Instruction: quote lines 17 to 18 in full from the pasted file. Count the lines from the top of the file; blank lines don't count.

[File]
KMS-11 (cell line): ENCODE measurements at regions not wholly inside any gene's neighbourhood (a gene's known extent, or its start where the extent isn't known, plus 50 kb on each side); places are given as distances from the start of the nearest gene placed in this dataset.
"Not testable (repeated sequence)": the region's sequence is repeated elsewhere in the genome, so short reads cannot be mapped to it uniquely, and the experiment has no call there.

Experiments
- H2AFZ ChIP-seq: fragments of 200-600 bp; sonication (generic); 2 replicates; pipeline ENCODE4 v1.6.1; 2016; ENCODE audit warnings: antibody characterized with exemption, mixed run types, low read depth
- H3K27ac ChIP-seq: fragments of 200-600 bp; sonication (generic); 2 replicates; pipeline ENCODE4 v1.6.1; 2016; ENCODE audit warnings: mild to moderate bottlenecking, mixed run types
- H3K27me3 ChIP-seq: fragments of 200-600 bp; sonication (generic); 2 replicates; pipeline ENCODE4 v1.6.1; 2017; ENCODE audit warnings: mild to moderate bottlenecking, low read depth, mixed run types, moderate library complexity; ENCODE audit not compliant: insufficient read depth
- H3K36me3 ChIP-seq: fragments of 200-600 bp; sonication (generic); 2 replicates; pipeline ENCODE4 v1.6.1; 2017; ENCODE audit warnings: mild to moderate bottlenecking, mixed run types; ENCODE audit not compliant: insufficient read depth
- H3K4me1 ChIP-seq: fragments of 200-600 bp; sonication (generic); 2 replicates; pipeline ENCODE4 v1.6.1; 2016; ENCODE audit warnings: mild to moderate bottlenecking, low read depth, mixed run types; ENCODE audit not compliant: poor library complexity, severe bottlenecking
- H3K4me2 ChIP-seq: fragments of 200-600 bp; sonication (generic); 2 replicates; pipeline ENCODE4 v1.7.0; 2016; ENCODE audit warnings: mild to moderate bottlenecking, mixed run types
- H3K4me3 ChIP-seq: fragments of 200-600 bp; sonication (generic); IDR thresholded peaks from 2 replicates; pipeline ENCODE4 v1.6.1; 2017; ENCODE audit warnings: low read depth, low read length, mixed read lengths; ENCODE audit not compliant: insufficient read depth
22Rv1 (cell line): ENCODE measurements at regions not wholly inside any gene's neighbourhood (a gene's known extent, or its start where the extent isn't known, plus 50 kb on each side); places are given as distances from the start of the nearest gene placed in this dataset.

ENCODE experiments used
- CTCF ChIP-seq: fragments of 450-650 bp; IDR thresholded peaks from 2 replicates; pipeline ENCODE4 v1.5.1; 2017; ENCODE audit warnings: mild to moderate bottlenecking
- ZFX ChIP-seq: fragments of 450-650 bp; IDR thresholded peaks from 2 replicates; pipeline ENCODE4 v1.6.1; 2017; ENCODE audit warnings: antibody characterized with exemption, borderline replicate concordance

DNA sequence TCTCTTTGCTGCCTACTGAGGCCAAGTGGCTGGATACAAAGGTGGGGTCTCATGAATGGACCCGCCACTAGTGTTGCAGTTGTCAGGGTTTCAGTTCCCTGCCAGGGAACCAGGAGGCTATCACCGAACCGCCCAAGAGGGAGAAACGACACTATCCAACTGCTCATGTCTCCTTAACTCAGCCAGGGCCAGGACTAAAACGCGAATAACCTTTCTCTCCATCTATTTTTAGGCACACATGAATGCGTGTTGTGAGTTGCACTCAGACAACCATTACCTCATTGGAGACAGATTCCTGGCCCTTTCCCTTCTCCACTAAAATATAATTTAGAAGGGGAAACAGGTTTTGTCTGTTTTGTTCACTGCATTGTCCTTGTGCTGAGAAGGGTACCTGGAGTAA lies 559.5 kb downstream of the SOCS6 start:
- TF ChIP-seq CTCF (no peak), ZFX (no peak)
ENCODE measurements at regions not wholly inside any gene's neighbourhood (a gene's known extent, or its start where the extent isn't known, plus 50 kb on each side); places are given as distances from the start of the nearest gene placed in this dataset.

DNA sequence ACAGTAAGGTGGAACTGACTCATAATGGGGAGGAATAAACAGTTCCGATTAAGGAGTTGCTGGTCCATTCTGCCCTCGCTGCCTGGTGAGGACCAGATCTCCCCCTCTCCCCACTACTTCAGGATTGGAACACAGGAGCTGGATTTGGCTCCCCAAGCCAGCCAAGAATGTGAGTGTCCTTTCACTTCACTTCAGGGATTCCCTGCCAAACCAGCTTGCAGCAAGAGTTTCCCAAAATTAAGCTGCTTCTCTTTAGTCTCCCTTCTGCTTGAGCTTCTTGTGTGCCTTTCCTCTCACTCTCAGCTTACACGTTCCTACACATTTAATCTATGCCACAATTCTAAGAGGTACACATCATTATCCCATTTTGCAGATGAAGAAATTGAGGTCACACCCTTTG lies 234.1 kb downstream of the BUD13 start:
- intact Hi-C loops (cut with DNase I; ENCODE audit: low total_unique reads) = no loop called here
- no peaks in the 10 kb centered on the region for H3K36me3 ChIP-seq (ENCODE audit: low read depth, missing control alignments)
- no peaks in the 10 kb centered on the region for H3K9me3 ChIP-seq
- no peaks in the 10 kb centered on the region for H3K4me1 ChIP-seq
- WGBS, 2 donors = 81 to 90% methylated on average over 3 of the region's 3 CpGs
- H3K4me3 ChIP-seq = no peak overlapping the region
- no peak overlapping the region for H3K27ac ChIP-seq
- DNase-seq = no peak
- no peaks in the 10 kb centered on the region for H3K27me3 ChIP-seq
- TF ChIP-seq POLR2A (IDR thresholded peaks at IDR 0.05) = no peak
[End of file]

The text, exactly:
ENCODE measurements at regions not wholly inside any gene's neighbourhood (a gene's known extent, or its start where the extent isn't known, plus 50 kb on each side); places are given as distances from the start of the nearest gene placed in this dataset.

DNA sequence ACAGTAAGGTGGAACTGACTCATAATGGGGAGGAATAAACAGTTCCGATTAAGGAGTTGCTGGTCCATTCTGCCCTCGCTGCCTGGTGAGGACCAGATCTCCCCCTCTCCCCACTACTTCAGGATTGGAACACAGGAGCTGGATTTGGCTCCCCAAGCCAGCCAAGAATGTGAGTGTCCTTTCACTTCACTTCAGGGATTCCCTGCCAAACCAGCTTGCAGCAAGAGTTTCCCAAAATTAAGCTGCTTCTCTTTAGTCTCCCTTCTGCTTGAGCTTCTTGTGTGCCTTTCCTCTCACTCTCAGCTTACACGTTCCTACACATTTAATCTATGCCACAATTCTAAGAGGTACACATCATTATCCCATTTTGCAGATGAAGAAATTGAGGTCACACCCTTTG lies 234.1 kb downstream of the BUD13 start: